On this page you'll
find one of the stories of the Maneki Neko as well as an explanation of
their symbols and accessories (which decorate the background used on
this website). The latter is at the
bottom of the page.
Densetsu no Maneki Neko
The Legendary Beckoning Cat
"Nihon wa...Edojidai ni...hijou
ni mazushii biku to hijou ni mazushii neko wa hijou ni mazushii jinja ni
In Japan, during the Edo era,
there was a very poor priest and his very poor cat in their very poor
temple. The priest had no money for the upkeep of the temple, nor
did he have any food to fill his belly. Even the mice were
starving and were no meal for his cat Tama-chan. Tama-chan was a
good little cat and felt terrible for the priest's worrying so. As
she pondered what a simple cat like her could do to help, a storm rose
up and showered rain fiercely upon the land.
Naotaka-sama, a very wealthy man, was traveling when the rain ushered
forth. So he hid beneath one of the Sakura trees on the temple
grounds. Tama-chan noticed him resting there, and began calling
out to him. "Nya nya nya!" But Naotaka-sama could not hear
her over the pounding raindrops. Tama-chan felt her hair grow
bristly and knew she had to try harder. She cried again, louder,
and waved her paw to call him over. Her waving paw drew his
attention, and as he joined her on the temple steps, lightning struck
the Sakura tree he'd been standing under. He chose to thank Tama-chan
and the priest by making their poor little temple his family temple.
It was renamed Gotokuji (Gotoku Shrine) in his honour.
This is my favourite of the many
Maneki Neko or Beckoning Cat legends. The opening lines in
Japanese are from a short one-act table-top puppet play I performed in
2003. Gotokuji does actually exist in the city of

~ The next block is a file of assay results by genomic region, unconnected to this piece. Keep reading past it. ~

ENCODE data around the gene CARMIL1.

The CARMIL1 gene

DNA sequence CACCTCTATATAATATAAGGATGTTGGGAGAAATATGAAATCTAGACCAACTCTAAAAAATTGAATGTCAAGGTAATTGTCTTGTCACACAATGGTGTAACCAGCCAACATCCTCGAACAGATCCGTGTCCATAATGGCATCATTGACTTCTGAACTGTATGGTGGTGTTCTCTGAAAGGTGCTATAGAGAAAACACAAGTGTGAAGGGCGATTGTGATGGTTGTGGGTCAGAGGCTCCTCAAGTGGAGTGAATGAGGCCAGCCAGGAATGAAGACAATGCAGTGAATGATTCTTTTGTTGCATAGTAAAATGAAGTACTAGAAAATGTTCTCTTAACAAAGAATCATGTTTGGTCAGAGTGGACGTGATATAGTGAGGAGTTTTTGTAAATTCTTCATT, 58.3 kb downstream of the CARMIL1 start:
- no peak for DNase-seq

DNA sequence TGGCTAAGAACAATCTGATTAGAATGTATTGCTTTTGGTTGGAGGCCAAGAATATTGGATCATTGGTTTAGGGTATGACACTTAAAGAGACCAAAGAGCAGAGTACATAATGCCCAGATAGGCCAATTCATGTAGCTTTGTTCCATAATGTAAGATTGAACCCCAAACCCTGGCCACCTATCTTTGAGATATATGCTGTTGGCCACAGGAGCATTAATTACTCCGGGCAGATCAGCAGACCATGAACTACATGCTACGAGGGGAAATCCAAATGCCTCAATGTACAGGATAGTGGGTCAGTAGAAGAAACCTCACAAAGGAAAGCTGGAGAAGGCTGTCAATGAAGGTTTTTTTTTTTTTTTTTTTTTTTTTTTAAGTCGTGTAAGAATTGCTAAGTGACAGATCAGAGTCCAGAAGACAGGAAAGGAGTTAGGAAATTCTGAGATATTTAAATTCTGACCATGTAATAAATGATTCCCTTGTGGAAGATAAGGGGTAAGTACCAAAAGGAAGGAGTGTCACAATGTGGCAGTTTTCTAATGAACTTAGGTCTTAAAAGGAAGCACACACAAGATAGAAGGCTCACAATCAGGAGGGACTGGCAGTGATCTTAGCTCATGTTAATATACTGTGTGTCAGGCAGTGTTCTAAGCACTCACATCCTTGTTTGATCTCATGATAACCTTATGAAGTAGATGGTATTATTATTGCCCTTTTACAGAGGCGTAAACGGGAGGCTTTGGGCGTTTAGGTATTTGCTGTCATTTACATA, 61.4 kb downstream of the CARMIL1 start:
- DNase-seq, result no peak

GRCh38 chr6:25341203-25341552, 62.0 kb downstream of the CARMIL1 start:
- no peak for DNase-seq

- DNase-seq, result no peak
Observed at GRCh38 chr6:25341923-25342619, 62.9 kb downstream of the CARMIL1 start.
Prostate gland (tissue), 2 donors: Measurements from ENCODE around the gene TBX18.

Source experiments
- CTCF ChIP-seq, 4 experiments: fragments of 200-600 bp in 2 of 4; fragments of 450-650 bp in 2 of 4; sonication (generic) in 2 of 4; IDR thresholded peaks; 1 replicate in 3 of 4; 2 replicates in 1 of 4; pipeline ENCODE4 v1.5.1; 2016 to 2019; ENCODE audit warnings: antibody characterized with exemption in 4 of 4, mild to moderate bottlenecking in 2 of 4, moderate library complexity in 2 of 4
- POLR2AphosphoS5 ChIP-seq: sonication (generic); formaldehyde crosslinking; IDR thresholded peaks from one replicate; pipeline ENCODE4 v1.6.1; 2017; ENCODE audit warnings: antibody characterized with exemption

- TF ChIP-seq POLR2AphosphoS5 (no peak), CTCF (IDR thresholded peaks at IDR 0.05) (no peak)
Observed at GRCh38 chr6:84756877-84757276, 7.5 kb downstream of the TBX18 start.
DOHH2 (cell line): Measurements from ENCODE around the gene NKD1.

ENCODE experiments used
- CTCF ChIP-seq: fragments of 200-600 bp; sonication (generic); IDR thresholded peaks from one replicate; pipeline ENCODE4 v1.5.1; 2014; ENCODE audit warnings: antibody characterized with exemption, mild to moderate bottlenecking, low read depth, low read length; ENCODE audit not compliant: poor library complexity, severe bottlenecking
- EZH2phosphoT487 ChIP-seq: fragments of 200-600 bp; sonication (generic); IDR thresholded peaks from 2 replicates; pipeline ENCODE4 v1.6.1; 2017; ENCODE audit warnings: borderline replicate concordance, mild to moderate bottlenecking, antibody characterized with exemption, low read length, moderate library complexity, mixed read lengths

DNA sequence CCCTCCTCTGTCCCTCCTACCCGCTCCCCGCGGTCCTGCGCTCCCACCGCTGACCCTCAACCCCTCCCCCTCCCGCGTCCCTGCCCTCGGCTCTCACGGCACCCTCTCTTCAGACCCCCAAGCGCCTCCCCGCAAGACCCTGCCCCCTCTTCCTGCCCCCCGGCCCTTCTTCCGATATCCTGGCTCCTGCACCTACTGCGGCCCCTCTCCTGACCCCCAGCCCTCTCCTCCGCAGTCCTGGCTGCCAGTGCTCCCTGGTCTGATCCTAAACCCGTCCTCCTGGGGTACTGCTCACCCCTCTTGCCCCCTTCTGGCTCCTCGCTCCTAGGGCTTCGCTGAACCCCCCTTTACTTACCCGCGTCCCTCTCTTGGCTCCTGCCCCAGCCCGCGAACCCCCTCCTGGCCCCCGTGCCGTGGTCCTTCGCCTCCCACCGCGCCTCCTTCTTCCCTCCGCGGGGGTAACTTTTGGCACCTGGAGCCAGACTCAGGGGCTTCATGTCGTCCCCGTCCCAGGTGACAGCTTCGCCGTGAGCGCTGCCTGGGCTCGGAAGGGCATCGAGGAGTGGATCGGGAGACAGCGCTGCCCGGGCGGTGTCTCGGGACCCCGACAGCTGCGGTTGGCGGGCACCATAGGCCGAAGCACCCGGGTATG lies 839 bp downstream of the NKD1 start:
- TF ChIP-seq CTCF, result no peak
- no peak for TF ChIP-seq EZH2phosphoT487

Setagaya. You can learn more by visiting the city's English page
Depending on colour, design,
raised paw, body position, etc, Maneki Neko beckon for all sorts of
things. Most commonly you will see them inviting fortune, luck, or
customers. They have also managed to become an icon in both
Japanese and Chinese culture.
This was created solely for the purpose of this
website. The crane, tortoise, money sack, and hammer were based on
the embroidered images on Marl, my dancing matsuri neko. The koban
coin and pot of coins were redrawn from lucky cat stickers I bought.
The rest of the images are original designs by me. All of these
items have been associated with lucky cats.
Here's what they all mean:
(left to right, top to bottom)
lucky rake; New Year's decoration for "raking in" good
This figure is based on the story of a Buddhist monk who
meditated for so long he lost his arms and legs. When you
get one, you paint in one eye and make a wish. If the wish
comes true, you fill in his other eye.
lucky gourd; used throughout the world as a container or
flask. In Japan they have come to be associated with
success and happiness, as seeds stored in these containers
always bloomed successfully. Thanks to the
Hyotan Bulletin for the info!
crane; fabled to live for a thousand years, the crane is a
symbol of longevity and good fortune.
sacred arrow; thought to possess divine powers as a bow
could ward off your enemies from a great distance. Over
the years the arrow has become a gook luck totem often purchased
at Shinto shrines. The kanji on the paper reads "goukaku"
and means 'success in passing a test' Thanks to the
Hyotan Bulletin for info!
Pot of Gold
filled with koban coins- see 'koban' below
sea bream; a symbol of good fortune as it is almost always
depicted with its captor, the god Ebisu. Ebisu is one of
the Seven Lucky Gods (or Shichifukujin), is the god of fishermen
and wealth, and is the only of the seven gods to have originated
A sack...with money. The kanji can be read as "ho" and
an old Japanese coin from the Edo period. The coin the
Maneki Neko carry is worth ten million times the actual coin
used. Sometimes a Neko's Koban will feature words of good
fortune rather than monetary amounts.
tailed tortoise; represent longevity as they are fabled to live
ten thousand years
Often you'll see Neko holding a plaque or sign with these kanji
on it. It is read as "ooiri" and means 'full house' (as in
Chinese gold/silver ingot; since the Maneki Neko has also
become a staple of Chinese culture, you'll often see them with
a lucky mallet carried by Daikoku (or Daikokuten) one of the
Seven Lucky Gods (Shichifukujin) and often seen as Ebisu's
buddy. Daikoku is a god of bounty, as his mallet can bring
forth riches when it strikes. He and Ebisu are well loved
aong merchants and the working class.